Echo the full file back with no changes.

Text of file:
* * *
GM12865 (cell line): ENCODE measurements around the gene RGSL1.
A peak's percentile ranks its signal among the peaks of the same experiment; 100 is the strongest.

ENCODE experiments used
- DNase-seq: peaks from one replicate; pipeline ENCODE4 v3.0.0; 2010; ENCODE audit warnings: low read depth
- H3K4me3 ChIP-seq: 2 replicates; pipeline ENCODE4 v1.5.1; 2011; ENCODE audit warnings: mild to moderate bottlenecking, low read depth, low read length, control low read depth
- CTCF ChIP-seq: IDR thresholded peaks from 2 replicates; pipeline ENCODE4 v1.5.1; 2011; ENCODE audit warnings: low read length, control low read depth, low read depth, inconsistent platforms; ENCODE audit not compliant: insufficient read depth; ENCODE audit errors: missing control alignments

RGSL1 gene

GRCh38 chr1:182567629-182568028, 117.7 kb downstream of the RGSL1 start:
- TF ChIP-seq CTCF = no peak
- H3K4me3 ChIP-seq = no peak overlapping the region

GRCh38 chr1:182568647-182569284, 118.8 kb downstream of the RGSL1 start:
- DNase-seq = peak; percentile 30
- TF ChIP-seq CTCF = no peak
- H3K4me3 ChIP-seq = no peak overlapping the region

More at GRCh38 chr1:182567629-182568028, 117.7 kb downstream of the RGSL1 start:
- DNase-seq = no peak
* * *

GM12865 (cell line): ENCODE measurements around the gene RGSL1.
A peak's percentile ranks its signal among the peaks of the same experiment; 100 is the strongest.

ENCODE experiments used
- DNase-seq: peaks from one replicate; pipeline ENCODE4 v3.0.0; 2010; ENCODE audit warnings: low read depth
- H3K4me3 ChIP-seq: 2 replicates; pipeline ENCODE4 v1.5.1; 2011; ENCODE audit warnings: mild to moderate bottlenecking, low read depth, low read length, control low read depth
- CTCF ChIP-seq: IDR thresholded peaks from 2 replicates; pipeline ENCODE4 v1.5.1; 2011; ENCODE audit warnings: low read length, control low read depth, low read depth, inconsistent platforms; ENCODE audit not compliant: insufficient read depth; ENCODE audit errors: missing control alignments

RGSL1 gene

GRCh38 chr1:182567629-182568028, 117.7 kb downstream of the RGSL1 start:
- TF ChIP-seq CTCF = no peak
- H3K4me3 ChIP-seq = no peak overlapping the region

GRCh38 chr1:182568647-182569284, 118.8 kb downstream of the RGSL1 start:
- DNase-seq = peak; percentile 30
- TF ChIP-seq CTCF = no peak
- H3K4me3 ChIP-seq = no peak overlapping the region

More at GRCh38 chr1:182567629-182568028, 117.7 kb downstream of the RGSL1 start:
- DNase-seq = no peak